Two major factors in this decision will be the amount of capital-gains tax you would have to pay if you sold it, and the potential of the property.
If you decide to keep it and wish to continue to use leverage, you could always borrow for another property or for a share portfolio, using the equity in the investment property as deposit, and the surplus income to help you with the payments.
I have been thinking about ways I might help a young relative to enter the property market. I have observed that savings interest rates have plummeted, while borrowing rates have eased more slightly. In my scenario, I would invite my relative to offer me a 3 per cent fixed-interest rate for a 10-year term deposit of, say, $100,000, with interest paid monthly or even annually and the capital fully refunded at the end. That would be a win for them (borrowing below market rates, without fees), but also a win for me (better interest). It might cost $500 to have a water-tight agreement drawn up, but surely this scenario could be repeated in many situations. If a lot of people started doing it, it may even force the banks to increase their deposit rates.
It’s not as simple as you may think. For starters, home-loan rates can be obtained at possibly less than 3 per cent now – and the trend is downward. Therefore, you would not be doing your relative much of a favour by lending money at 3 per cent interest.
Furthermore, the interest would be taxable income for you, but non-deductible for your friend, as it would be for a private purpose. On top of that, when your friend went to apply for a loan, the repayments to you would need to be taken into account, which could result in a situation where it could disqualify your relative from eligibility for a bank loan.
I have been told that donations to approved charities can be used to offset Capital Gains Tax (CGT). To completely offset the tax, does the donation have to be equal to the full capital gain (say $500,000), or only to the extent of the 50 per cent tax liability ($250,000)?
After application of the 50 per cent CGT discount, a $500,000 capital gain becomes $250,000 in taxable income. This amount is added to your tax return, where any donations you have made are deducted against it. So yes, if you made a $250,000 donation, the capital gain of $500,000 would not attract any tax liability.
It is really a matter of what you could do with the proceeds – the most you could pay in capital gains tax would be $117,500, which would still leave you with $382,000 in your pocket.
The numbers would be different if you had no other taxable income in the year of sale, so make sure you liaise with your accountant.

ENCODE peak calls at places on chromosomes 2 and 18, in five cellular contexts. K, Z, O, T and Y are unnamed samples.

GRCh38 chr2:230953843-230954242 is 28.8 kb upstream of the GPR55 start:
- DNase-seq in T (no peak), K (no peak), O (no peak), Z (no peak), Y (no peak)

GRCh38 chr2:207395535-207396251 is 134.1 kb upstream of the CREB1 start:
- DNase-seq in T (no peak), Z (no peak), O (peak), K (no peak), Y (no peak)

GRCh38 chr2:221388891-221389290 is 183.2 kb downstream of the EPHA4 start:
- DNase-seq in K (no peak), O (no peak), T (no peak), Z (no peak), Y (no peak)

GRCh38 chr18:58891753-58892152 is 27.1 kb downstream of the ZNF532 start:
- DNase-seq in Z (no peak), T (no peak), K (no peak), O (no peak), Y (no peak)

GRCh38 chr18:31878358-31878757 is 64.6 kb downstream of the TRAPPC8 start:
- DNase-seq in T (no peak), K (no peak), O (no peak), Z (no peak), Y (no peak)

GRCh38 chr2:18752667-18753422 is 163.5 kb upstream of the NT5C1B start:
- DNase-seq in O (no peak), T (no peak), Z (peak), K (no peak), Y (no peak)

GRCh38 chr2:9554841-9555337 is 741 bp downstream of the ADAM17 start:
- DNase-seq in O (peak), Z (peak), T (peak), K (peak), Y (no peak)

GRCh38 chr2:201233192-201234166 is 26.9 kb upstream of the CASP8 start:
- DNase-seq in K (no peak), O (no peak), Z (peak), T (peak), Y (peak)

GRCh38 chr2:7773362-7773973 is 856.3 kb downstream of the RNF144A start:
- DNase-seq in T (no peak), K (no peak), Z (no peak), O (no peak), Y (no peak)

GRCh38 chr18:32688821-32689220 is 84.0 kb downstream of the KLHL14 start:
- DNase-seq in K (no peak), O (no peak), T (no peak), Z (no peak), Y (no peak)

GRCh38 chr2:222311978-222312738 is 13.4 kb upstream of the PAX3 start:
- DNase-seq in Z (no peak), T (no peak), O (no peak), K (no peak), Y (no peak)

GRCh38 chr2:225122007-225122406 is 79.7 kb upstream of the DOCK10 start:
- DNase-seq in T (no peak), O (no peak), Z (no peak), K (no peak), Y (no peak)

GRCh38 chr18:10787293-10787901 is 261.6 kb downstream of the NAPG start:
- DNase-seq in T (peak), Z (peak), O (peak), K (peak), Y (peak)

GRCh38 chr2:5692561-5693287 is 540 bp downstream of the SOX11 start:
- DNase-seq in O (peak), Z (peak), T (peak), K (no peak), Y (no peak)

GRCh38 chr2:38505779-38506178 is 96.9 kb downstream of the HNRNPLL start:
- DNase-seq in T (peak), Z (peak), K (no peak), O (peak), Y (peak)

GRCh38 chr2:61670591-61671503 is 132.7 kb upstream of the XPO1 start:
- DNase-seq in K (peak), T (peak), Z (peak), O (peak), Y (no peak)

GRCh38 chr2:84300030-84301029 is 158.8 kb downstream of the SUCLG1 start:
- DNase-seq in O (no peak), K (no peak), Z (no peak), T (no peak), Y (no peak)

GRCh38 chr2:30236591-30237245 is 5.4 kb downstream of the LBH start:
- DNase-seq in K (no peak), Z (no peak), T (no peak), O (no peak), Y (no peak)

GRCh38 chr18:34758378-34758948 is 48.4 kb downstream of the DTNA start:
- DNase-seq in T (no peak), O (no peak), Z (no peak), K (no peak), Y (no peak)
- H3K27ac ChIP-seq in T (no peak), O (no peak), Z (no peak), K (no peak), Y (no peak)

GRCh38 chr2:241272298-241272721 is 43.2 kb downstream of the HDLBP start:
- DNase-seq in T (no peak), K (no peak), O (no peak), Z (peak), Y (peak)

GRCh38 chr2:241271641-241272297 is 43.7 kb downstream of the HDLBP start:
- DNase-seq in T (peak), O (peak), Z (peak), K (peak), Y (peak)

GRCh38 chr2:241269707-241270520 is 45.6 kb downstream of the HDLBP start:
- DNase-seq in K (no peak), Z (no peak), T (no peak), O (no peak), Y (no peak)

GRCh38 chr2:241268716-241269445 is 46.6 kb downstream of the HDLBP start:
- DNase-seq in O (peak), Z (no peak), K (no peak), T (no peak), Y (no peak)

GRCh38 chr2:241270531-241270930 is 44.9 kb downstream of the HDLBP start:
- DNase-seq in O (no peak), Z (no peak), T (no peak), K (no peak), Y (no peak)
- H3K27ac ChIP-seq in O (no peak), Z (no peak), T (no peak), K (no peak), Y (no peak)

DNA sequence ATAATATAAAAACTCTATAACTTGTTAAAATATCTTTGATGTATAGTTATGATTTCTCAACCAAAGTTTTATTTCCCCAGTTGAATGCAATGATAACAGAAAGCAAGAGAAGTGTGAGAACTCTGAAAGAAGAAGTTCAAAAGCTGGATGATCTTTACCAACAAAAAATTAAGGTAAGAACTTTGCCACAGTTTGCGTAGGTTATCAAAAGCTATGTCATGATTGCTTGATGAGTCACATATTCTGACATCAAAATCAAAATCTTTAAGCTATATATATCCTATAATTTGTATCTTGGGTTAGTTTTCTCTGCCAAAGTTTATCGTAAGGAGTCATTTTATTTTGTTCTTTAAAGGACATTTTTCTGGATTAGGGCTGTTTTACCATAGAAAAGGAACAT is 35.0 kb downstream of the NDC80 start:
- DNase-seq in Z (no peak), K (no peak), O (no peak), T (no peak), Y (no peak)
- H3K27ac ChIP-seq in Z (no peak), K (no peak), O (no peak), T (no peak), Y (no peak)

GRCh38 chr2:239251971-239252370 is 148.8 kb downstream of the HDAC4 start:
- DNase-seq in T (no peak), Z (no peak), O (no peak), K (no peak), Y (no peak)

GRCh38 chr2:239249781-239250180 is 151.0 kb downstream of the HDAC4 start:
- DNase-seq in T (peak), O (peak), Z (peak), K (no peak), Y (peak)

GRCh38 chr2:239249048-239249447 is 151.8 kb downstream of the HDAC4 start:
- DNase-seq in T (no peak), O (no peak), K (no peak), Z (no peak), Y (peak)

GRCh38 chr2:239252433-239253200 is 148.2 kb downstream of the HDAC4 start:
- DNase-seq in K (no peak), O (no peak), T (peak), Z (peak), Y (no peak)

I am 68 and working part time. My pension depends on my income, which I report fortnightly. I have minimal assets. Can I switch to the asset test Age Pension?
When you are being assessed for the age pension, Centrelink will assess you under both the income and assets test. The test which gives you the least pension will be the one used.
You are not allowed to choose the one that would be most advantageous to you.
I am 52 years old, single and with no dependents. I owe $75,000 on my mortgage for a semi-detached unit I bought for $610,000 in 2012. It is now probably worth $780,000. I have a superannuation balance of just over $1 million. I hope to retire in 2031, aged 63-64. I have no other investments, having swung share investments across to my home deposit at property purchase time. I salary sacrifice 10 per cent of my teaching income into superannuation, which brings the total concessional contributions, including the compulsory Super Guarantee, to $22,000 a year. I’m confused about the $1.6 million cap. What happens when I reach it? Can I keep contributing concessional super contributions to it? What will happen to any excess balance?
Once your super balance reaches $1.6 million you can no longer make non-concessional contributions, but you can continue to make concessional contributions up to a total of $25,000 a year from all sources.
While you are in accumulation mode, there are reduced tax concessions because the whole of your fund, irrespective of the balance, is paying tax at 15 per cent per annum. However, once you retire and start a pension, $1.6 million of your fund can be held in the tax-free pension mode, and the balance in the same tax environment as if it were in accumulation.
Noel Whittaker, AM, is the author of Making Money Made Simple and numerous other books on personal finance.